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Rex Brown

Pantera, Down, Kill Devil Hill

"Music to me is about camaraderie with someone that you make something really special with." In this episode, Ernie Ball artist Rex Brown discusses creating music with his friends, being influenced by his sister's collection of rock music, and his Ernie Ball strings.

Transcript

Rex Brown:
I was the last of 26 grandchildren. Basically my sister left me the Stones and the Beatles and the Strawberry Alarm Clocks, The Turtles, and that's probably memories of living on a peanut farm until I was 11 years old in the nowhere Texas. I heard ZZ Top for the first time with Tush and I was probably nine, or no maybe eight or nine years old and that just did it for me. That's where that boogie started.

Rex Brown:
Bass playing to me is instilled. Leave this to the great bass players, they don't step on the vocal. At the same time you can incorporate the riff into what you're doing, keeping the low end really, really tight. You just have to lock in, because that way it gives everybody time to shine. The guitar player and the singer and then that makes the song. John Paul Jones to me was the epitome of that kind of style of bass playing. You know, when I first moved into the big city, after when I was 11 years old. I remember listening to Masters of Reality and it was in my back pocket man, the eight track. And if you listen to Geezer, he's keeping it down, but the wrist that he came up with was just insane. Growing up and listening to that kind of stuff and then taking that and making it into something different. It was a process.

Rex Brown:
Music to me is about comradery with someone that you make something really special with. Don and I, we from a young age, we kind of taught each other how to play, but of course we were playing cover songs and once we finally got our foot in the door with a major label, that's when the real work began. Without those days in the clubs and playing those six nights a week, three to four sets a night, that's really what made us tight.

Rex Brown:
I had met the Abbott brothers in Pantera. Their dad had a studio, so we were privied to sit in their front counter from the board and watching all these blues grades come in from everywhere. It was one of those where just a chemistry between us. I can remember when Don didn't hardly even know a bar chord. Then he went into his bedroom for about a year, and came out this prodigy. He was so gifted in so many different ways of how he would like pull off of a string before you picked it. You know, this kind of this weird feel and that's what made it unique. We had that, that stomp and that boogie, but we just played it extremely fast.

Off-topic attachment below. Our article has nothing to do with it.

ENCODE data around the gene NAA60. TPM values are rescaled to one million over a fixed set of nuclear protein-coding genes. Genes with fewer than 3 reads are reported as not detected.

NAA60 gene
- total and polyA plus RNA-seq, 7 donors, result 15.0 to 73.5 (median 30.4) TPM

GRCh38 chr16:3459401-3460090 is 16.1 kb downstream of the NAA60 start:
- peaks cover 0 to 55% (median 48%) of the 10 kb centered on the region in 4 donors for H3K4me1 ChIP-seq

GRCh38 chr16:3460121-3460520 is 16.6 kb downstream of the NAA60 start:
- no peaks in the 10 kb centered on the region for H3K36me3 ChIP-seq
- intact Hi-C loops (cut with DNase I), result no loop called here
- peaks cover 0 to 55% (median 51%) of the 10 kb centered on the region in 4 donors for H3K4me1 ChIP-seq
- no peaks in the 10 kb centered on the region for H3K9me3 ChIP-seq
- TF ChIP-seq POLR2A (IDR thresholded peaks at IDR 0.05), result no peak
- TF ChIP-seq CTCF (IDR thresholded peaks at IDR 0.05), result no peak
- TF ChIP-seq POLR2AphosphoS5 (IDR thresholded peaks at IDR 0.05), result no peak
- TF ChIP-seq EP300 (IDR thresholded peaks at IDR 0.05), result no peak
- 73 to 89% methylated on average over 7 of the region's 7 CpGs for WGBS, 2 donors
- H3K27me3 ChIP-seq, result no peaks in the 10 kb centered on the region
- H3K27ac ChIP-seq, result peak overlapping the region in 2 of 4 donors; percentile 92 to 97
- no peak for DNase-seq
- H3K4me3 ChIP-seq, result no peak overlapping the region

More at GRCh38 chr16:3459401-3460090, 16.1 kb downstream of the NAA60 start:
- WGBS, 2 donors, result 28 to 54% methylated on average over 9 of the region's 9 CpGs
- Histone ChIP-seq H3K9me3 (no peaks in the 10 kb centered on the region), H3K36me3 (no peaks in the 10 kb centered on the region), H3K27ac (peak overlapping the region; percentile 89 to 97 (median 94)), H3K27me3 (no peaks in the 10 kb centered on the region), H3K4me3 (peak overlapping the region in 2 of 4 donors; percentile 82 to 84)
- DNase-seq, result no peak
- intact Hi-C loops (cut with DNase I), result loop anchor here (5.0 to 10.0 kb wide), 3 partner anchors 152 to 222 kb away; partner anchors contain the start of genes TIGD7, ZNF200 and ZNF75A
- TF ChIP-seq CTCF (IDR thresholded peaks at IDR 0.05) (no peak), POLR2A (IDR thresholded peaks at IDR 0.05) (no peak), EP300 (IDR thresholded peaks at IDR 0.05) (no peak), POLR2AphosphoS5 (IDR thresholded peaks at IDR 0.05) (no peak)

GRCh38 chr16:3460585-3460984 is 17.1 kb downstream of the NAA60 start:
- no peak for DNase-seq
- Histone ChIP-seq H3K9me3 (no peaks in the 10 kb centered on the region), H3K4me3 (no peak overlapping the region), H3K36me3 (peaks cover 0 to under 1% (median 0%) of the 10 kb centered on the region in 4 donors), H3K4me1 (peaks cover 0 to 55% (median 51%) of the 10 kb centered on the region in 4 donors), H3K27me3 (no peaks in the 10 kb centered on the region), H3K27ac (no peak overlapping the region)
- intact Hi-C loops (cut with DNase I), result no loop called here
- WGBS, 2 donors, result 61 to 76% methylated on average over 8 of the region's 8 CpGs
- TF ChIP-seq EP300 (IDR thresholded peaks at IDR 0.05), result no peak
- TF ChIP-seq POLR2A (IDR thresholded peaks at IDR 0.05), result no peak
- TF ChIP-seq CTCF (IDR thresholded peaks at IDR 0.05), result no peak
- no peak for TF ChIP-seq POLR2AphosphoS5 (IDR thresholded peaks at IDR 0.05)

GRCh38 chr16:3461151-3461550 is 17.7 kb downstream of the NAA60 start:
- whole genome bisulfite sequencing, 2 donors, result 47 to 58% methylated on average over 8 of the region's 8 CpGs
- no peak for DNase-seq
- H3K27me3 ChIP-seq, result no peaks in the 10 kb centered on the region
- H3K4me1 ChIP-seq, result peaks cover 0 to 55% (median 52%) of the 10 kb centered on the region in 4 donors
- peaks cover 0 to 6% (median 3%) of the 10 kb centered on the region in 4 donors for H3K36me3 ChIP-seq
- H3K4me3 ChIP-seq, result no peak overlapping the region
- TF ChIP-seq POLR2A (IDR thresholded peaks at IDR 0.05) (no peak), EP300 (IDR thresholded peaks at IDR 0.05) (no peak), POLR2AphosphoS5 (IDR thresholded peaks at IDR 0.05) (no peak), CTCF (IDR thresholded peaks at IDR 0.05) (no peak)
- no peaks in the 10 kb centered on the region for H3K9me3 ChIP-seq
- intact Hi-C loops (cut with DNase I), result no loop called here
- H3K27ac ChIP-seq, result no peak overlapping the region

Rex Brown:
I've found these Ernie Ball Cobalt strings, as a bass player, they're the most consistent that I played in quite a while. It's got like this slinky vibe, but it's got the meat to it. It kinda hearkens back to exactly what I need for the sound I'm looking for. It's not too bright, not too round. I do a lot of slurs. For me that's very important because it comes back in tune. When you pull off of something, you're bending it and you pull off and hit that one note. It just sings through and you have sustained for days.

Rex Brown:
I just came to Nashville about a year ago. It just brought a new focus into my life. So I've spent the last year putting together this record. I don't care if people love it or hate it. I hope both. It just feels like home to me. I don't want to go anywhere else. I'll sit up here and write lyrics or I'll come up with a different change here or whatever, and I can just be by myself or listen to piece of vinyl and go, "wow." And I don't like to be influenced when I'm recording at all. This is the room that kinda got into it. And then you go down and you perform it. It's a totally different situation, so.

Rex Brown:
For me the energy you get from going out there and looking at a fan and getting that energy back. You're putting out a lot on stage. And then, especially over the years, I mean, I've played anywhere from eight people in a club to over a million in Moscow. We would be green coming off that bus. Me and Don arm-in-arm going, "Dude, you got another one in?" You know, after five straight. Yeah, we do. And we would. We would make that happen. And I still feel that same way today, if you don't have that drive and that, you know, it doesn't matter what you're feeling or anything else those people paid damn good money to comes see you. But I'm not going to shoot fire out of my ass or, blow lasers out of my ears or anything else. It's about music, man.

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